‘Basis – ‘Baby Sleep Info Source’
A really good resource for practitioners here
The aim of Basis is to provide online access to up-to-date research based evidence about infant sleep, in forms that are accessible to parents and health practitioners, supported by references to research relevant to families in the UK.
Basis began as the Infant Sleep Info Source (ISIS) website project, drawing on the combined experience of Professor Helen Ball and her team at the Durham University Parent-Infant Sleep Lab (now the Durham Infancy & Sleep Centre), and senior representatives from La Leche League, NCT, and UNICEF UK Baby Friendly Initiative, all being organisations working directly in the fields of parent-support and health professional training in the UK.
‘The Infant Socialist; Mean Societies Produce Mean People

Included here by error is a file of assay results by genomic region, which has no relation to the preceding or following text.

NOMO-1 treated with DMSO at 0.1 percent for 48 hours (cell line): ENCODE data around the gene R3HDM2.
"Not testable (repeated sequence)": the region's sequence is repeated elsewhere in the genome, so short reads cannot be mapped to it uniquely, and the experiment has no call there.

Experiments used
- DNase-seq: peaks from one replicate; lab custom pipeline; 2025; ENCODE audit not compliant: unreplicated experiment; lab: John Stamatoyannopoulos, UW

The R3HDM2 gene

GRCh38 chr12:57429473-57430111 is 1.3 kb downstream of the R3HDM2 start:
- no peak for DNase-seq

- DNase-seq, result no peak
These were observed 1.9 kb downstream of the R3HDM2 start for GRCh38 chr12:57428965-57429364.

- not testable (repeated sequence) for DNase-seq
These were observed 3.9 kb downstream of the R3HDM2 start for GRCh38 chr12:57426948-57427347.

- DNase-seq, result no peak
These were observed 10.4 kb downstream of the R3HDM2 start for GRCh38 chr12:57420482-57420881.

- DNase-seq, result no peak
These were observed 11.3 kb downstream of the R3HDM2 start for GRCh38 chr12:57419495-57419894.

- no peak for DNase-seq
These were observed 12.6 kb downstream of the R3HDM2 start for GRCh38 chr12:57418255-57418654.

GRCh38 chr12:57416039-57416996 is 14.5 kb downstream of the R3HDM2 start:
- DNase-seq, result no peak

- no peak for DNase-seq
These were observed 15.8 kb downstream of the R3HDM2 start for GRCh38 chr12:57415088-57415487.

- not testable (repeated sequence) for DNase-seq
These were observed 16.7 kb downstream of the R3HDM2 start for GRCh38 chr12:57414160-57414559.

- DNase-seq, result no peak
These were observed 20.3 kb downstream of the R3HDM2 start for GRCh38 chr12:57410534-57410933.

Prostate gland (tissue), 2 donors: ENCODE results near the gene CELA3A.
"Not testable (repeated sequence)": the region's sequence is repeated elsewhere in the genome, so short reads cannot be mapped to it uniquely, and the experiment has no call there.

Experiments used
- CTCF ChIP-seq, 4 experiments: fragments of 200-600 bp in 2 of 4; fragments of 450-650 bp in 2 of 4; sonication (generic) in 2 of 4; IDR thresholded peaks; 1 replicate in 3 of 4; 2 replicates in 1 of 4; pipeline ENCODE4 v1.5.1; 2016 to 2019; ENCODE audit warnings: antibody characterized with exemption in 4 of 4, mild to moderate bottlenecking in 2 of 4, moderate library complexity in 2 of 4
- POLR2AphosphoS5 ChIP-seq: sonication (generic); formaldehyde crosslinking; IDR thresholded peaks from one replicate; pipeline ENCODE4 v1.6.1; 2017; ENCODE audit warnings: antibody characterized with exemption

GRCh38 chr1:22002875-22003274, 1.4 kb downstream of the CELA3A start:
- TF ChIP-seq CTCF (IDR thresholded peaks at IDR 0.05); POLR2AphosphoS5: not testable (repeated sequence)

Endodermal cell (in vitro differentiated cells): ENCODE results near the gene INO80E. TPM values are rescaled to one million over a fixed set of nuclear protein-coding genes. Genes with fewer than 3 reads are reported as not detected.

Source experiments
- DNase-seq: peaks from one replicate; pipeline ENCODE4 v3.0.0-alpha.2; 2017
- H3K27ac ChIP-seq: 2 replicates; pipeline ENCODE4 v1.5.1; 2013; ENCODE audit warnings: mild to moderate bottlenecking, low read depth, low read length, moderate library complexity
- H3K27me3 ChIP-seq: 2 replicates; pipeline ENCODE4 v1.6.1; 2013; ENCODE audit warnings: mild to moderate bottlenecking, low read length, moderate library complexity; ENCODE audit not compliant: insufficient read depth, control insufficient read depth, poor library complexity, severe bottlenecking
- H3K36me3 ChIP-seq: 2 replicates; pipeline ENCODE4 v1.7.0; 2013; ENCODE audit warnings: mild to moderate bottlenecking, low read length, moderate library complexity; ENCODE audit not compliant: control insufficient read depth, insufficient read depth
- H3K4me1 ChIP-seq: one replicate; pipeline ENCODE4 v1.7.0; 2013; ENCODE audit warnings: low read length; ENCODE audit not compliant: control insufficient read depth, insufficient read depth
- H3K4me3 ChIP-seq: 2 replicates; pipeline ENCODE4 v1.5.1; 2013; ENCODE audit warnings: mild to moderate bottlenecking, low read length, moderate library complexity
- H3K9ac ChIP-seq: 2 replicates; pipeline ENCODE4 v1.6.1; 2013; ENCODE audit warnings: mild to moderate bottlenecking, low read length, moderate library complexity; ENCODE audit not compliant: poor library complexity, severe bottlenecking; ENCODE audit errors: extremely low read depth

Babies haven’t changed much for millennia. Give or take a few enzymes this perfectly designed little bundle of desires and interests has not needed to evolve. Of all primates, the human is the most immature at birth, after which brain growth accelerates and is ‘wired’ according to the kinds of experience the infant has. Provided there are a few familiar and affectionate people there to care continuously for him or her, baby will be fine. If not, evolution has taken care of that too. You live in a cruel world and treat him roughly? He will develop into a compulsively self-reliant and ruthless individual with little concern for others. Mean societies produce mean people…read the full paper here
Author: Sebastian Kraemer. AIMH (UK) Advisor, Honorary Consultant, Tavistock Clinic
‘The Era of Using Video for Observation and Intervention in Infant Mental Health’